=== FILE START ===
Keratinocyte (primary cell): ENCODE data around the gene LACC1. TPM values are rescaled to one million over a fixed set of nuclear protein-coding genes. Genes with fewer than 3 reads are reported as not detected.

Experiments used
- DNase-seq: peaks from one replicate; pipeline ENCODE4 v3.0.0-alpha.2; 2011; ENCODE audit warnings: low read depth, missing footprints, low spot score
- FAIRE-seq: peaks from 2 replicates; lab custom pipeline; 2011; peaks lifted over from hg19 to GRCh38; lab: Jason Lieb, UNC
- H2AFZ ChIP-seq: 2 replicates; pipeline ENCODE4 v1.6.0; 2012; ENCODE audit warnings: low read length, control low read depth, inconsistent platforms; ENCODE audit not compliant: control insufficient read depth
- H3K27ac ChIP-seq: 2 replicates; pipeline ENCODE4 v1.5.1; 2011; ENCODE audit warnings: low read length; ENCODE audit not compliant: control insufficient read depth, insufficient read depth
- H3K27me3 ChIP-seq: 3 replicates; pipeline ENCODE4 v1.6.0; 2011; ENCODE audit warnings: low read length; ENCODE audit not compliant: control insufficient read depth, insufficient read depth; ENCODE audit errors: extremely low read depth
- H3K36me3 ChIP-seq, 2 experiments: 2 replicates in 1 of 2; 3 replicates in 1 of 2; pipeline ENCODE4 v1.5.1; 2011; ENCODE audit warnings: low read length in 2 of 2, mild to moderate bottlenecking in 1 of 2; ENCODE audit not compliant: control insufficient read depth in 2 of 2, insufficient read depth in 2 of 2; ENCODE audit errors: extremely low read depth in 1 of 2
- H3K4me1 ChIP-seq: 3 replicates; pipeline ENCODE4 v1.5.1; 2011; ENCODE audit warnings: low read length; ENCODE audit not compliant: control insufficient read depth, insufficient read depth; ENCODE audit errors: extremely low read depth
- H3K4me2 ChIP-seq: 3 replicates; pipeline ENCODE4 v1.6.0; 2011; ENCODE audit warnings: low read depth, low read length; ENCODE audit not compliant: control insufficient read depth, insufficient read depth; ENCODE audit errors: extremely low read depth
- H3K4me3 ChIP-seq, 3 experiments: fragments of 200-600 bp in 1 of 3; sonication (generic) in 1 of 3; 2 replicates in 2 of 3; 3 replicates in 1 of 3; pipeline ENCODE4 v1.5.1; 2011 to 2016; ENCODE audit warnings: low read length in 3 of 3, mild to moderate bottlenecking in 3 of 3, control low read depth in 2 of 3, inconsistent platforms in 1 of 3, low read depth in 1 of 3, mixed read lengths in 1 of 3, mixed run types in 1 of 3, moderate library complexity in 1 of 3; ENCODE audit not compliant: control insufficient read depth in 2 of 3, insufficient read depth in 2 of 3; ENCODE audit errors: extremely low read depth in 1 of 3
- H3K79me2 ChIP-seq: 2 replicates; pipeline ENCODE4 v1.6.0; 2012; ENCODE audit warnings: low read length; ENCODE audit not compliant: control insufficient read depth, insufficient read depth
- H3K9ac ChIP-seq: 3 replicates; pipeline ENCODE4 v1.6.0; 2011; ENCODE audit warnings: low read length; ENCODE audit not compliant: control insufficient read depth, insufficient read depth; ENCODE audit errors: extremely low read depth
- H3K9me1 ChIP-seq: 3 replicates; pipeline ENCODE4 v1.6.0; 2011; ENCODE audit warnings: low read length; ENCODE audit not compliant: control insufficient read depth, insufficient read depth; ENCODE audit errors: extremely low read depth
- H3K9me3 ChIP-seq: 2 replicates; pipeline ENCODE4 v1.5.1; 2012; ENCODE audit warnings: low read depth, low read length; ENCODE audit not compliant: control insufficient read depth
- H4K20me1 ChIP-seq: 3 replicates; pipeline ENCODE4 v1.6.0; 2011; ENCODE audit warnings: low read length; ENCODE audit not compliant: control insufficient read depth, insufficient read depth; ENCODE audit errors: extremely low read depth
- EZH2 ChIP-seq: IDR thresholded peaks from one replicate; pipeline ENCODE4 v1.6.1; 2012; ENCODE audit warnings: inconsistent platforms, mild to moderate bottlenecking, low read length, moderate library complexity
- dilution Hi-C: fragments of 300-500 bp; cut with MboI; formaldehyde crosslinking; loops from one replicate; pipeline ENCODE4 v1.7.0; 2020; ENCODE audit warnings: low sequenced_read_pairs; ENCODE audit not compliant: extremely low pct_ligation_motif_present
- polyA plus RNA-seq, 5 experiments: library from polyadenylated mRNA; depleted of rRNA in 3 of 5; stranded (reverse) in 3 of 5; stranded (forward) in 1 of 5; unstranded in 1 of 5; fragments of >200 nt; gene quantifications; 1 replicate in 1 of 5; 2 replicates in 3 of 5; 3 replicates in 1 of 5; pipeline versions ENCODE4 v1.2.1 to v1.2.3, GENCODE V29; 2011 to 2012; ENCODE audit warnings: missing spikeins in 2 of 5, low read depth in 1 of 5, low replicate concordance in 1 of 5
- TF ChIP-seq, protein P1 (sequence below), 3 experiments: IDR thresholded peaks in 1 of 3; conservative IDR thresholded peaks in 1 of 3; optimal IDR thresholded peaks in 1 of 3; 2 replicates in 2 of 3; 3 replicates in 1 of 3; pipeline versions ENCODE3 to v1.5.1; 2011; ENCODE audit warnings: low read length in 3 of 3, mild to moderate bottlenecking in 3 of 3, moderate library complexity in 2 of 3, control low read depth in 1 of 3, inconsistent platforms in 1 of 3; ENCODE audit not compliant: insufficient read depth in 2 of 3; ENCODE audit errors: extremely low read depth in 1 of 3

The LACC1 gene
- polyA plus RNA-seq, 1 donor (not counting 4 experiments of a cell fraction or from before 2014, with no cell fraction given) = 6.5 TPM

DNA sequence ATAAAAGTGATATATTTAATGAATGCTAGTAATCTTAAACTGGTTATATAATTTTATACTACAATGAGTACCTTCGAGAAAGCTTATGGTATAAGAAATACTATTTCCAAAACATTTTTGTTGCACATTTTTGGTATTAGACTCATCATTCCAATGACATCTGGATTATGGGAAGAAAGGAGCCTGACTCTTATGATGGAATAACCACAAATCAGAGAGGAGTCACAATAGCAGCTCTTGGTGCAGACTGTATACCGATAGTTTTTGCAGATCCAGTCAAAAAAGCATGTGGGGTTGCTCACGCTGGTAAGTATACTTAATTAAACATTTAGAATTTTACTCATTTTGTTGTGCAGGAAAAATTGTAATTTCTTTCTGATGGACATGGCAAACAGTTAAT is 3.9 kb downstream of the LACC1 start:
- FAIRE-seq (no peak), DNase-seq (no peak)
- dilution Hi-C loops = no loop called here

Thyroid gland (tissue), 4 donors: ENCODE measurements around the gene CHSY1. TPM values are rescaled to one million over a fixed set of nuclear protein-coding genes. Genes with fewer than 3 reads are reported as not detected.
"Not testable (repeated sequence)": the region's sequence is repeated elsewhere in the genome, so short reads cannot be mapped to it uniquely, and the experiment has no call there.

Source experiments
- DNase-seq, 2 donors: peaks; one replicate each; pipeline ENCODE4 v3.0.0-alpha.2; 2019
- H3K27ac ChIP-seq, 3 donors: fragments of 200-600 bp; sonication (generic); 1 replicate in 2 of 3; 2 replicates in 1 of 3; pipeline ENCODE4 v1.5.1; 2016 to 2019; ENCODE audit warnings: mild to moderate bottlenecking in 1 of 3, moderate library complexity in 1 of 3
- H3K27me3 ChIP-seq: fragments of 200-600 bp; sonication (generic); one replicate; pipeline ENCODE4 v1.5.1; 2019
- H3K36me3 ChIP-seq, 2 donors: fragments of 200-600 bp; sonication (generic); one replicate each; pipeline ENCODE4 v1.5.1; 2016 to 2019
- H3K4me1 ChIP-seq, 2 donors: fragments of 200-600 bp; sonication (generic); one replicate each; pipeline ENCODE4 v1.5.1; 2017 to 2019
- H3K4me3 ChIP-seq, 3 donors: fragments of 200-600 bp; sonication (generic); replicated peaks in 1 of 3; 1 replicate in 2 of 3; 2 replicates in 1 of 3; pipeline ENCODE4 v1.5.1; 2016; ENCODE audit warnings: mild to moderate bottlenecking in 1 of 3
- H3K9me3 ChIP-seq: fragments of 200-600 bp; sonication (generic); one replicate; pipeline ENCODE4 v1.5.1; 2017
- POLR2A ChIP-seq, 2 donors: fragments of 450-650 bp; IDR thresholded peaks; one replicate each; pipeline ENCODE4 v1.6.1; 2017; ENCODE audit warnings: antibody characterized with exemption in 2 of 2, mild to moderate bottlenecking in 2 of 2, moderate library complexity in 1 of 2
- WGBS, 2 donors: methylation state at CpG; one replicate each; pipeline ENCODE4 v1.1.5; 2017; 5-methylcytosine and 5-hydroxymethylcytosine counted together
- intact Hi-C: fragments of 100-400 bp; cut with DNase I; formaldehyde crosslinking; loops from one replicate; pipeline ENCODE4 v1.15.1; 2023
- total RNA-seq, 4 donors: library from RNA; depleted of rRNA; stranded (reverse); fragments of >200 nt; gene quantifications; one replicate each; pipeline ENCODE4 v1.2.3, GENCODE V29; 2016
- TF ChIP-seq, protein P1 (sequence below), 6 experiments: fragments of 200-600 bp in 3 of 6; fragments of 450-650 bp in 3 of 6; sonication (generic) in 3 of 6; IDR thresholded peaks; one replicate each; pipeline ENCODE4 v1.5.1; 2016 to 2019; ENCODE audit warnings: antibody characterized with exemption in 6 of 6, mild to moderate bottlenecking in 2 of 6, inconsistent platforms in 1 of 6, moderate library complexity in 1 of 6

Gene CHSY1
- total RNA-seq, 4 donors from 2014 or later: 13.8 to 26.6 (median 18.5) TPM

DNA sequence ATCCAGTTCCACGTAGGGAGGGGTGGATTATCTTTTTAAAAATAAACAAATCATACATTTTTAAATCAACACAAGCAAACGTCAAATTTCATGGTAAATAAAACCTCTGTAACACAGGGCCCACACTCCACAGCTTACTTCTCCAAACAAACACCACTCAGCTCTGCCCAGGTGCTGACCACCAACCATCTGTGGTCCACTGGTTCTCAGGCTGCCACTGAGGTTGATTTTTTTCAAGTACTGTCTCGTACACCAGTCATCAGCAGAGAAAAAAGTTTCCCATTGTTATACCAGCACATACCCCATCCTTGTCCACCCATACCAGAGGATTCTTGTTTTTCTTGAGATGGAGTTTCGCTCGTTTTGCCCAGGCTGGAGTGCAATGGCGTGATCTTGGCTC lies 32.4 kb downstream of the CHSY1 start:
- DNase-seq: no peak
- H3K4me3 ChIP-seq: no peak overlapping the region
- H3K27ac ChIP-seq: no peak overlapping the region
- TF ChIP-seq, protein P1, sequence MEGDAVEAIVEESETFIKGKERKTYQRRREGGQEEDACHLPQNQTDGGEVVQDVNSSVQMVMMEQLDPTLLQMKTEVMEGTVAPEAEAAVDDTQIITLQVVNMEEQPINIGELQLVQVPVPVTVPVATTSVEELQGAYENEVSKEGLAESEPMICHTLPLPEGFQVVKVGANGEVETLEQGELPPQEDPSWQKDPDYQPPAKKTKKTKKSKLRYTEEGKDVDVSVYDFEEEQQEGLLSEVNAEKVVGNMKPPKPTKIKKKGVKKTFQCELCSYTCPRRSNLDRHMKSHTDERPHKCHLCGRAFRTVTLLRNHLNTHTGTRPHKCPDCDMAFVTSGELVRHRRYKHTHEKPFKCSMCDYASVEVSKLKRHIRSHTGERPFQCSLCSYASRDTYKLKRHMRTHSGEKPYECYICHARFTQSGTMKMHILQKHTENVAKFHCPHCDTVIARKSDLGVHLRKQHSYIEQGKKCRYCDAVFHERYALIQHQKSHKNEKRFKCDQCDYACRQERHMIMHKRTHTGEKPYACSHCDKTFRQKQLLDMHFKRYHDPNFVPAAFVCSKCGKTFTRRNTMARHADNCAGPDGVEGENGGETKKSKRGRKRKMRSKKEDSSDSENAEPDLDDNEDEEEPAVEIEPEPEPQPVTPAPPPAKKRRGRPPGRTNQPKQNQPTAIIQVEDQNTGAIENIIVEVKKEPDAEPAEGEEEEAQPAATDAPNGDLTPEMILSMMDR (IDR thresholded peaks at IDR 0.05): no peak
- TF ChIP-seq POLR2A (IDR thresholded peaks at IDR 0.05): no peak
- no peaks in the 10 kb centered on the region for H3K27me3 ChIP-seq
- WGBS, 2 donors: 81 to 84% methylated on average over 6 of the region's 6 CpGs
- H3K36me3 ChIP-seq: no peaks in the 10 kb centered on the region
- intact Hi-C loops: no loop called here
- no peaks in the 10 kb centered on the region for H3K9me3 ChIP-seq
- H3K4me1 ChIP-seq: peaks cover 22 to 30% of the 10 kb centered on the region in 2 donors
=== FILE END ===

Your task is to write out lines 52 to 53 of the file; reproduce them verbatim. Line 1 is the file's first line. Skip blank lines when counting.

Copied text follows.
- intact Hi-C loops: no loop called here
- no peaks in the 10 kb centered on the region for H3K9me3 ChIP-seq